This is getting some attention across the Internet. Some are saying the wording is that if the info is published ,the people have been informed. So, that would give the OK to use chemicals such as with the chemtrails and such.
Collectivists have a favorite target. Big bad corporations. This is a complete scam. Why did Goldman Sachs turn out to be the biggest funder of Obama’s 2008 election bid? Why weren’t the corporate banksters who demanded and received those enormous bailouts, under both Bush and Obama, prosecuted for crimes?
Collectivists actually love big corporations. Collectivists just want to distract us from their real goals. And in order to enact those goals, they need banks, they need the military-industrial complex, they need Big Pharma and Big Oil.
They especially need somebody to control the world’s food supply, because that’s one of the ultimate squeeze plays on the global population. So who do they bow down to, in that arena? Monsanto, Dow, DuPont.
Washington politicians aren’t victims who can’t fight off big bad corporations. They aren’t at the mercy of those corporations. That’s a load of nonsense. That’s Politics 101 for brainwashed college students.
O poor little politicians! No power. No way to win against the big boys. No chance.
If you buy that, you’re ready to buy condos on Mars.
The future of the Internet may lie in the past. And that’s not a good thing.
Nearly 365 years ago, more than 100 warring diplomats and princes got together in the cities of Münster and Osnabrück, in what is now northwestern Germany. There they signed a set of treaties that became the basic framework for our modern world: the Peace of Westphalia. Thanks to these dignitaries, we have territorial sovereignty: nation-states, demarcated by borders.
In the intervening centuries, Westphalian sovereignty has been the basic ordering principle of our societies. Empires have risen and fallen, countries come and gone. The most successful states have established internal monopolies on information and resources and have exerted discretion on what trade, ideas, money, or people crossed their borders.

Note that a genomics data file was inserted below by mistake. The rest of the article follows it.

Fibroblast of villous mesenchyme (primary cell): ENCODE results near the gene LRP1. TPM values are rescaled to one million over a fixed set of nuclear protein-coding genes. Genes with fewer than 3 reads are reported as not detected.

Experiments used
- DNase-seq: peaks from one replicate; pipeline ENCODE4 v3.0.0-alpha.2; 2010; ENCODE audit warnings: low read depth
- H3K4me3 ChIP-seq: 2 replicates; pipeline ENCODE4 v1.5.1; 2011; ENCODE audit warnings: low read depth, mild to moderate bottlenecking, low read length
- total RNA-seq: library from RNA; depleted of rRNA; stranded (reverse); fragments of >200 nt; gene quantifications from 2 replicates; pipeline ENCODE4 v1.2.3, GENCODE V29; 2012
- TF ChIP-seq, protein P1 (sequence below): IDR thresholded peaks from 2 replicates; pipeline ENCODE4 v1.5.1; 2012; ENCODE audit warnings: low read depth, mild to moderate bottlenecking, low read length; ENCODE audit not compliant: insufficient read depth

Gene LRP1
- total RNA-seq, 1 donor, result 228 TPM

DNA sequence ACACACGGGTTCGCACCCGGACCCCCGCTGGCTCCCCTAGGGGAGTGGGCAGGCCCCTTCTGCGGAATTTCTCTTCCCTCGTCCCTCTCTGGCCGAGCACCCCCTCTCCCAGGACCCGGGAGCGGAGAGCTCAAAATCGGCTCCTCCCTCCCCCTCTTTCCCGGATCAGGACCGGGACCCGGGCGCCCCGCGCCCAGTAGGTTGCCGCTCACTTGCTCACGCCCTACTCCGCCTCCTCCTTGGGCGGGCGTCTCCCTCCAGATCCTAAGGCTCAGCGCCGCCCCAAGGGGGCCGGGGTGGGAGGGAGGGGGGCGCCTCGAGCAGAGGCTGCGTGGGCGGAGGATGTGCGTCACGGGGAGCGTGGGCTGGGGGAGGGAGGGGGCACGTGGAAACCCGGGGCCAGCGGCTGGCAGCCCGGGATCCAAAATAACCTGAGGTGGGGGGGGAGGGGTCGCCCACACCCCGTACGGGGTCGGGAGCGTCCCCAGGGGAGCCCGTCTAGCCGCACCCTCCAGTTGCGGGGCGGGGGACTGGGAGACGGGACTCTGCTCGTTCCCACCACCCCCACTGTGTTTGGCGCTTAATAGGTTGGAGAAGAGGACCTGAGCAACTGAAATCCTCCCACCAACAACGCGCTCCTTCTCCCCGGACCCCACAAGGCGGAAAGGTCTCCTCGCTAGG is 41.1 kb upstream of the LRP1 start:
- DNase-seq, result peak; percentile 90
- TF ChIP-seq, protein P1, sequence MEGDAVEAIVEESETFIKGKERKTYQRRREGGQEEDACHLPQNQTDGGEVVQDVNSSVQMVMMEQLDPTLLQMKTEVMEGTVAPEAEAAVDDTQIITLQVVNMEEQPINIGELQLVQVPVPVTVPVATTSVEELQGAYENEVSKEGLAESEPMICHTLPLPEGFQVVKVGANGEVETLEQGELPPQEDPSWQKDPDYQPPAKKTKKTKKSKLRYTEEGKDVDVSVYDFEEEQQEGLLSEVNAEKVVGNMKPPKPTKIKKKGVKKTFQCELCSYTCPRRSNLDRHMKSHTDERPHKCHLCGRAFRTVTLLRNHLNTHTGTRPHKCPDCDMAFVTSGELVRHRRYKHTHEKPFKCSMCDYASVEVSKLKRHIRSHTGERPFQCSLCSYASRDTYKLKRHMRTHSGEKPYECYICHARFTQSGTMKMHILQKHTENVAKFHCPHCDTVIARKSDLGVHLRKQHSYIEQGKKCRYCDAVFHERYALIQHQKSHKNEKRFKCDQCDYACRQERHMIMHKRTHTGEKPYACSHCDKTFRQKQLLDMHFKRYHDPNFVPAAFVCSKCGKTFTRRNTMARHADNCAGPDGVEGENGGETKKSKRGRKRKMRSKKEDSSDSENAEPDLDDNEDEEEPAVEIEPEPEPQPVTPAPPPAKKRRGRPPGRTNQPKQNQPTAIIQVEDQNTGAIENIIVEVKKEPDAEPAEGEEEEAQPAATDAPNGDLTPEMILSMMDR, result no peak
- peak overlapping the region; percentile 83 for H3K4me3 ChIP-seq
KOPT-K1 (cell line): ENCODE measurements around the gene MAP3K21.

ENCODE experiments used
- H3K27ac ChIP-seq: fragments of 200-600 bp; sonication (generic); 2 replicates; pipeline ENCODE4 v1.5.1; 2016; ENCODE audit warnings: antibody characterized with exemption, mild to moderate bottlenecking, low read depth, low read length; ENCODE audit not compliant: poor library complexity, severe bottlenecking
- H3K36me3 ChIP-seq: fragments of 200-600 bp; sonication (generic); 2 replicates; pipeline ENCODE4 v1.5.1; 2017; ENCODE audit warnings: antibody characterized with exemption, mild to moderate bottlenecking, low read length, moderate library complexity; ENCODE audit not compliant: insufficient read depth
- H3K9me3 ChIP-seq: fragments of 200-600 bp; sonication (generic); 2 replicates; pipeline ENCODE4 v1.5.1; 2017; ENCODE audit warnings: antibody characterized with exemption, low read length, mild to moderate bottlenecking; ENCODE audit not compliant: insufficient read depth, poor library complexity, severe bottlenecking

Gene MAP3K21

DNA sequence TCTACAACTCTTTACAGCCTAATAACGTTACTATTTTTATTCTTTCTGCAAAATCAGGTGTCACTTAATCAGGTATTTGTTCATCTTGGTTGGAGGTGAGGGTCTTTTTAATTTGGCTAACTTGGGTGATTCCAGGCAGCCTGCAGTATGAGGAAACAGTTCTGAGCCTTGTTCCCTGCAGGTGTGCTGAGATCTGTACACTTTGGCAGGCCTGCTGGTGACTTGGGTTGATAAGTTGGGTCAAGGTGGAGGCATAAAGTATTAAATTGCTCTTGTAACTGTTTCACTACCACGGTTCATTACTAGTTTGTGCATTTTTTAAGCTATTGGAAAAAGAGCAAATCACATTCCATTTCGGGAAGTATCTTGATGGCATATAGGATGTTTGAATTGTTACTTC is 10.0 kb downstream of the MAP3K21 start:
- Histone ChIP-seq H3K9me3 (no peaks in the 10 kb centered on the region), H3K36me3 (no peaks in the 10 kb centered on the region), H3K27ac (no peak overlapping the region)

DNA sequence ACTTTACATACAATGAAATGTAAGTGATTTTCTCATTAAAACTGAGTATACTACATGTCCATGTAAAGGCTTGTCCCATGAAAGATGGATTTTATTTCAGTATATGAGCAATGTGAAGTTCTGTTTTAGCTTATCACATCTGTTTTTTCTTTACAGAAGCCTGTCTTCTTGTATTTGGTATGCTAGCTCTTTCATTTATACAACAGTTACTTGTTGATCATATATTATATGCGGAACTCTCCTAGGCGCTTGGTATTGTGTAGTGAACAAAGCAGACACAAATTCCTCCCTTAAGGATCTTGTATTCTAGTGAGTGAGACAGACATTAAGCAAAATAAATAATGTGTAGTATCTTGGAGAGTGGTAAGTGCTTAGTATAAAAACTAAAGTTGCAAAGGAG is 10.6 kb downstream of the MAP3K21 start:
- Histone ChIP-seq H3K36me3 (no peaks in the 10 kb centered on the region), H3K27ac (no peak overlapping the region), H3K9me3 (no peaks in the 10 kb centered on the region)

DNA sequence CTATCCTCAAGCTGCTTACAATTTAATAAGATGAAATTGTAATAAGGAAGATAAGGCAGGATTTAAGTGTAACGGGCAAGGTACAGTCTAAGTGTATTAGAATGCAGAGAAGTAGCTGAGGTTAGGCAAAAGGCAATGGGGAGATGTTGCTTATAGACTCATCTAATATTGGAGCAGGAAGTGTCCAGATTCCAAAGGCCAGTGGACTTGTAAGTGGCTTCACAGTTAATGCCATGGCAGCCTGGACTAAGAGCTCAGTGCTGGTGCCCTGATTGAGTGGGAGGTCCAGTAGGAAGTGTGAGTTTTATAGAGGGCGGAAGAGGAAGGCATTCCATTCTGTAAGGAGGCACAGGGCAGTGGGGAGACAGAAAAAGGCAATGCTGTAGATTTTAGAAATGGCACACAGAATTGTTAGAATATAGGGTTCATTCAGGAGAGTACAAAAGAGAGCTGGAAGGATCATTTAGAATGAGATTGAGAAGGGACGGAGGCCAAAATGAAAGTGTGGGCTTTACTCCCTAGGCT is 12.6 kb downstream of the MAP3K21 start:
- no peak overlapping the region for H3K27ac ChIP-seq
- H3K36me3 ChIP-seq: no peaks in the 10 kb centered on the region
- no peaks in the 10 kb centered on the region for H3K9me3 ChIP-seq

But 30 years ago, humanity gave birth to one of the most disruptive forces of our time. On Jan. 1, 1983, the implementation of TCP/IP — a standard protocol to allow computers to exchange data over a network — turned discrete clusters of research computers into a distributed global phenomenon. It was essentially the work of three men: two engineers to write the protocol, and one to carry out the plan. It was a birth so quiet no one even has a photo of the day; arecent post by one of TCP/IP’s authors, Vint Cerf, was able to turn up only a commemorative pin.
The results of the last Italian election are baffling, if not incomprehensible, to most foreign observers: as one American friend put it, a majority of Italians voted either for a comedian (Beppe Grillo) or a clown (Silvio Berlusconi). A center-left coalition won a narrow plurality in the lower house of parliament with about 29.6 per cent of the vote, barely edging Berlusconi’s center-right coalition, with Grillo’s Five Star Movement, a loose collection of citizens organizing over the Internet, gaining an astonishing 25.6 per cent, more than any single party.In all likelihood, the three-sided split spells an ungovernable chaos. It would be a mistake, though, to see Italy as a crazy farce that is entirely different from America. Our two-party system has limited the success of more radical parties, but the Italian experience illuminates phenomena that are at work in the United States, too. Are we really sure that Congress is a saner institution than the Italian parliament?